Words: Jamie Tabberer; picture: Provided (Aaron Hargreaves)
Lawrence Chaney has opened up about their journey with their mental health at National Student Pride 2021.
Speaking today as part of a panel discussion on mental health hosted by Attitude editor Cliff Joannou, the Drag Race UK winner discussed undergoing cognitive behavioural therapy (CBT).
According to the NHS, CBT - a talking therapy - is 'based on the concept that your thoughts, feelings, physical sensations and actions are interconnected, and that negative thoughts and feelings can trap you in a vicious cycle.'
"My therapist was like: 'Because you're good'"
"People actively tried in school to bully me," Lawrence, 24, told the panel. "I never understood why that was the case. So, when I had CBT, what I found was I'd say 'why are these people doing this to me? Why, for the school play, do they want me to sew the costumes, but they all hate me?'
"My therapist was like: 'Because you're good. And even though they hate you, you're still good.'"
The star was joined for today's conversation by YouTuber and author Dan Howells, model and activist Munroe Bergdorf and mental health campaigner Natasha Devon.
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"Am I just this loser again who sits in the house and does nothing?"
Elsewhere in the discussion, Lawrence described the difficulty of lockdown, which famously thwarted filming of Drag Race UK SE2.
"It was really hard," said the star. "I thought my dreams had come true [getting onto RPDR UK]. That I'd gone off to the Disney castle where everything was amazing.
"All of a sudden you go from being validated by people who looked up to you and connecting with new people... Because that's what I always take from my job as a drag queen, I love connecting to new people each night. When I was doing shows in bars in Glasgow with 20 people there, there would be 18 people I'd never met before."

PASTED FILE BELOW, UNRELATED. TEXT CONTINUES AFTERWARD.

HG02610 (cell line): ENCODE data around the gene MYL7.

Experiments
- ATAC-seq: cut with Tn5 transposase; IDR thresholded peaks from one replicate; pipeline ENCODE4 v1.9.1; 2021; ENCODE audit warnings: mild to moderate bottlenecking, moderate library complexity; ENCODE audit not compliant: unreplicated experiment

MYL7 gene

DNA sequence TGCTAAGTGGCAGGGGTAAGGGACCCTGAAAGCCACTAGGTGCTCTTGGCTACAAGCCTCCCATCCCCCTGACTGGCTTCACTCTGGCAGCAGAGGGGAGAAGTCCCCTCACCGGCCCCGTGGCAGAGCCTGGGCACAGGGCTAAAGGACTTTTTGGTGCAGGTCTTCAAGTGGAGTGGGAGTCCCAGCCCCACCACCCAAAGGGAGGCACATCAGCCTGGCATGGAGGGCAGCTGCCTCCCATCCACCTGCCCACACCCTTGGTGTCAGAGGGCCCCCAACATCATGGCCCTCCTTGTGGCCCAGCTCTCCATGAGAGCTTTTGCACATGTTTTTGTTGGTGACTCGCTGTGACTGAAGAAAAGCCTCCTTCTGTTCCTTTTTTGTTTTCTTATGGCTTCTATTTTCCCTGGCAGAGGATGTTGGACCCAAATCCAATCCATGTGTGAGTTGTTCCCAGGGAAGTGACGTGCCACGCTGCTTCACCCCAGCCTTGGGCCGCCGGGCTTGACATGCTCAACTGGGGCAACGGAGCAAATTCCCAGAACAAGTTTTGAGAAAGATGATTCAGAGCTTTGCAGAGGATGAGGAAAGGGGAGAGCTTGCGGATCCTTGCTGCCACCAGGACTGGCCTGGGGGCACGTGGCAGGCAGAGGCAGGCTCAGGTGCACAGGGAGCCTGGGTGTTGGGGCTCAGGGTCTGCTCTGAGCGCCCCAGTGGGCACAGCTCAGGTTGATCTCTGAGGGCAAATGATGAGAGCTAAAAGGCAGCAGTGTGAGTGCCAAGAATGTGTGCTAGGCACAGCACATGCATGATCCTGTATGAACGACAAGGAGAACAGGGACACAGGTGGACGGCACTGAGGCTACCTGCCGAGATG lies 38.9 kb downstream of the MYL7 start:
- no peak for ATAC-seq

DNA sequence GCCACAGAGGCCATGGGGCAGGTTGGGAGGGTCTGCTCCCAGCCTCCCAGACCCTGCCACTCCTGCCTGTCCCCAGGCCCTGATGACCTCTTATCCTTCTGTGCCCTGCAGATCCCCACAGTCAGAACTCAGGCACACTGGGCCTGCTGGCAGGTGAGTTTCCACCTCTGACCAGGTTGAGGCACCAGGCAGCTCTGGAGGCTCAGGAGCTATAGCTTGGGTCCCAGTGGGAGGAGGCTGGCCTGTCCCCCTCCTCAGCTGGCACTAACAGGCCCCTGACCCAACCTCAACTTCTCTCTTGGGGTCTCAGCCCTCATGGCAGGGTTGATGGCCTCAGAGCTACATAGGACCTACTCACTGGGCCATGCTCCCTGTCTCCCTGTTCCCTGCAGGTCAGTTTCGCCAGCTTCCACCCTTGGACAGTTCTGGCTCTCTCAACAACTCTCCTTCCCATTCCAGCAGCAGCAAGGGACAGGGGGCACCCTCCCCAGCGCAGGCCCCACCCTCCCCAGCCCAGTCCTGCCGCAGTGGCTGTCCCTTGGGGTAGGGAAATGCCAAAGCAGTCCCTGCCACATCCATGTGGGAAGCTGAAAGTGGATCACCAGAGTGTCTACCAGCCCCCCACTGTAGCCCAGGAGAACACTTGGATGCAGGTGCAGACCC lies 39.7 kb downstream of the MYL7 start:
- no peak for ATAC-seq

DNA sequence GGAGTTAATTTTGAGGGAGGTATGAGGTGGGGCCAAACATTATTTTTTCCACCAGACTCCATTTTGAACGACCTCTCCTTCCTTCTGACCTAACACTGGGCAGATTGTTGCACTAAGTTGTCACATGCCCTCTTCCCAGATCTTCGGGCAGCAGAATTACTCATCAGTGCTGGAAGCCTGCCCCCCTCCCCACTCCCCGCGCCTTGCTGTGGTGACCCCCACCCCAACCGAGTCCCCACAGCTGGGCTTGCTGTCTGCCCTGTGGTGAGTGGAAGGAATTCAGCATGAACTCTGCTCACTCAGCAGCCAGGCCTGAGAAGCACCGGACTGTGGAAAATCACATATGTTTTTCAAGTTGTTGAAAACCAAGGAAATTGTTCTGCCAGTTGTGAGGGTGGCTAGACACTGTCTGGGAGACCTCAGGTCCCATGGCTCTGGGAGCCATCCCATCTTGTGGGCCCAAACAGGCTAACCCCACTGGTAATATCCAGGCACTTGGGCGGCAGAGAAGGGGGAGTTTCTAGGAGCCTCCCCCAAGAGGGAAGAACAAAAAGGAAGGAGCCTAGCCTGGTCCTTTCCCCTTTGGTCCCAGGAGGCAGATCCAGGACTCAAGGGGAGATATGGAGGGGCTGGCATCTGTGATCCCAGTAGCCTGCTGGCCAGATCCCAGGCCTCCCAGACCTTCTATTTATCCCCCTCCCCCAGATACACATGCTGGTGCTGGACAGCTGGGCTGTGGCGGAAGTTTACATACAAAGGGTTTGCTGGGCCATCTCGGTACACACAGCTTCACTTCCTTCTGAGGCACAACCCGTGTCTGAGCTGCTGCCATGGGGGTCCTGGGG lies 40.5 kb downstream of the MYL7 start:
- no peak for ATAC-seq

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Lawrence continued: "What shocked me was the culture shock of me going back to the four walls of my room with all these fabulous costumes you've invested in. You're not wearing them. And all you can do is sit.
"What I found really destructive was looking at what other people are doing on social media. Performances in streets and stuff. I was like 'Is this how I do it?' There was almost an embarrassment of 'what am I doing then? Am I just this loser again who sits in the house and does nothing?'"
Lawrence of course went on to win SE2 last month. They subsequently appeared on the cover of the Attitude Tea Time digital special, in association with TAIMI, along with fellow finalists Tayce and Bimini.
Speaking in our cover interview about social media and mental health, and addressing their decision to briefly quit Twitter after abuse from trolls, Lawrence said: "For me, I just needed to step away... This isn’t my job. My job isn’t on Twitter. My job is being me and making you all laugh. This [social media] is just an avenue you can go down. But who said you can’t take a day off? You have to have a day off just to keep your mental health in check, especially right now when everyone’s mental health is in the toilet.
"We need to do whatever we can to make sure we’re not struggling and make sure we can get through it to see tomorrow."
If you or someone you know is struggling with your mental health, visit mentalhealth.org.uk or switchboard.lgbt.